Precious Metal: While Jada Pinkett Smith Remains Big Will’s Hollywood Wife She Refuses To Play Second Fiddle To Anyone
When Smith approached Honore four years ago to start up a band, he was a frustrated LA. session guitarist for folks like Erykah Badu. He was feeling pigeonholed as a hip hop and R&B man. This, from a guy who caught the music bug when he saw Roy Clark picking the banjo on Hee-Haw, which, Honore concedes, is unusual for a kid growing up on the black side of segregated Baton Rouge, La. Like Smith, he never bought into the idea that his skin color meant he had to stick to one kind of music.
Smith joins her guitarists in the makeshift studio on wheels. She sometimes rolls separately from the band, and the mood changes a bit when “boss lady” hangs here. “We play the dozens all the time,” Honore says.
“But we don’t mess with her because she does get her feelings hurt,” Graves adds.
“But Will plays! He’ll bang all day long!” Honore says.
The G-rated hip hop star hasn’t been around that much for this tour, but he was there for a lot of the Ozzfest run. Smith says it opened her husband up creatively. “He was really inspired, checking out the dope ass musicians that were on that stage,” she says, “just seeing the difference of live music and what it does to the spirit of man.”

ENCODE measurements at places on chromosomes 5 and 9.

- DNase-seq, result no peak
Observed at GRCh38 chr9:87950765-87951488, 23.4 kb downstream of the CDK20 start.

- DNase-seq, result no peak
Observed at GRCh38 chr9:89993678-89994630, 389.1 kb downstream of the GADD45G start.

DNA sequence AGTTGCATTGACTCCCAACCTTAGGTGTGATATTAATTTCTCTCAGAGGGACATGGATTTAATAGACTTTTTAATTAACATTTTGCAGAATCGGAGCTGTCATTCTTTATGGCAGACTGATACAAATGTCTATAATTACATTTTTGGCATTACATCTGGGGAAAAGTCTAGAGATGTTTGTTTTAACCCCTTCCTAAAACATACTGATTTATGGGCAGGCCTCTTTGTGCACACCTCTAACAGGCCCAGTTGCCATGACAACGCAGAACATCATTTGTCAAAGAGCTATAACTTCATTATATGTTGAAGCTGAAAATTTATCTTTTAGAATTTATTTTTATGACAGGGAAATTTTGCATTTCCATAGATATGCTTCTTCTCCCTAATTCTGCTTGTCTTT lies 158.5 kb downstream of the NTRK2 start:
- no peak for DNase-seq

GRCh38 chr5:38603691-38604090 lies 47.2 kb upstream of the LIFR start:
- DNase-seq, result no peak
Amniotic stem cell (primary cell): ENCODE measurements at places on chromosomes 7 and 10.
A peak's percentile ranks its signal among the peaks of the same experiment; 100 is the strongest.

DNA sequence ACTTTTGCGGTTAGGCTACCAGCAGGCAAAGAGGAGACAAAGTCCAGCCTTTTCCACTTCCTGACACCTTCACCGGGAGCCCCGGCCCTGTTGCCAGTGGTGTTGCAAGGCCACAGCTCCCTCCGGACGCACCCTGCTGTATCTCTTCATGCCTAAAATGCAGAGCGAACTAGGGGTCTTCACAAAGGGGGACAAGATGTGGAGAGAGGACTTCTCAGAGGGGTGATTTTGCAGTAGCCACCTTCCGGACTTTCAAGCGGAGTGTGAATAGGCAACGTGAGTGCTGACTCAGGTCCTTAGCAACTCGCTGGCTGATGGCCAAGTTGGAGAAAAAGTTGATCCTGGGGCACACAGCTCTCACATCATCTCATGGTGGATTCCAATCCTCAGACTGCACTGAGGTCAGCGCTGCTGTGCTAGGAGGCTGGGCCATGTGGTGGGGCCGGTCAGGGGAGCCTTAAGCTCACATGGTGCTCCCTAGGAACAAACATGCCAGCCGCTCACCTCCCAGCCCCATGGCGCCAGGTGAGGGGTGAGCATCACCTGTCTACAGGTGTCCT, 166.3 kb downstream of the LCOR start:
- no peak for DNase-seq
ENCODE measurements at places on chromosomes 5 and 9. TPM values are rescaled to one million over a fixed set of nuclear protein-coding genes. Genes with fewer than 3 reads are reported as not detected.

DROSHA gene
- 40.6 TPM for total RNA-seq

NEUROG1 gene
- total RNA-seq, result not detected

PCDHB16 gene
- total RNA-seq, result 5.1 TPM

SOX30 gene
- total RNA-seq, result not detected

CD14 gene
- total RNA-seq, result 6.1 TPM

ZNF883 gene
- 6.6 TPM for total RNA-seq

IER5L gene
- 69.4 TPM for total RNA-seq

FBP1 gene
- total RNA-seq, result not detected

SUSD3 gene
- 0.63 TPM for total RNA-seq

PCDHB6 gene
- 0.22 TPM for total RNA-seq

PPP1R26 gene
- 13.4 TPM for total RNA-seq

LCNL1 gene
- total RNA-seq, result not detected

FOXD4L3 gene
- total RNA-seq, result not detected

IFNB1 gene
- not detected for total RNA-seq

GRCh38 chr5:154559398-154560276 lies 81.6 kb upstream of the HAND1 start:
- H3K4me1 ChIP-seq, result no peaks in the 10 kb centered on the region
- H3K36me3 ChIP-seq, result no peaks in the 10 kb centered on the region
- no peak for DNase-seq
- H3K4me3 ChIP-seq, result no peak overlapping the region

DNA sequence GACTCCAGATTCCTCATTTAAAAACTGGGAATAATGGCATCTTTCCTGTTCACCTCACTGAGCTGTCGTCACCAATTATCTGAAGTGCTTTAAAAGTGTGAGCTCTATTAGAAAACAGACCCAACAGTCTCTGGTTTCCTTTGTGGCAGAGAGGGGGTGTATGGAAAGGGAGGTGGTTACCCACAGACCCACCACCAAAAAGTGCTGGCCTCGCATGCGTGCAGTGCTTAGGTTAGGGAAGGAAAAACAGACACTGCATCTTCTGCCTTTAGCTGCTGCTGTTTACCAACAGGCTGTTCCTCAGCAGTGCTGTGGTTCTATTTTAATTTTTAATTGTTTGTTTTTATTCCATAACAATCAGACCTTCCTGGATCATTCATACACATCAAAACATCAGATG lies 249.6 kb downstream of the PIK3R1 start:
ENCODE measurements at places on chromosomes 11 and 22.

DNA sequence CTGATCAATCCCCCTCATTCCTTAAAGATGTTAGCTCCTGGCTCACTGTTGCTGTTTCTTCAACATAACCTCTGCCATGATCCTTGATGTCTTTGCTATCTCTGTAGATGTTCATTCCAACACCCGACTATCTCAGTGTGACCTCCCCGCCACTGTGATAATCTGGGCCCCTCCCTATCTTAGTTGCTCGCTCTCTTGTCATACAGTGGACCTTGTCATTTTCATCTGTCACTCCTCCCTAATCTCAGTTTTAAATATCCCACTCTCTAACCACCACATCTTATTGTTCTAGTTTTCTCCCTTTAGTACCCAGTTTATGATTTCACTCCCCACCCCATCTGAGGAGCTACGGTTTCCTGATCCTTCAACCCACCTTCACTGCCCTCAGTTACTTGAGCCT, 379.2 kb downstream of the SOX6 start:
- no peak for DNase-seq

Smith says her husband is now getting jiggy with more rock-oriented signatures and live instrumentation. He’s even called Honore and other band members to get input on how to work with different sounds. “Everybody thinks that cat is one dimensional,” Honore says. “He’s not.”
The subject of Will’s transformation brings up one of the band’s biggest challenges: How does one get more black folks into this? “For black audiences, I think it’s important that we start expanding ourselves,” Smith says. “You know, black people say, ‘Oh, rock 'n’ roll is our music.’ Yeah, but you don’t listen to it. Why’s that?’”
She even complains that there’s no category for rock at the BET Awards, which she co-hosted last year along with her husband. She shakes her head in dismay. “Sometimes I feel like we’re our own worst enemy,” she says. “Because we limit ourselves more than anybody.”
For now the band will settle for a growing fan base of die-hard metal freaks, melanin deficiency and all. After the set Smith and company spend an hour at the souvenir stand signing CD covers, glossy photos, and T-shirts that read, “THIS AINT NO R&B SHIT!”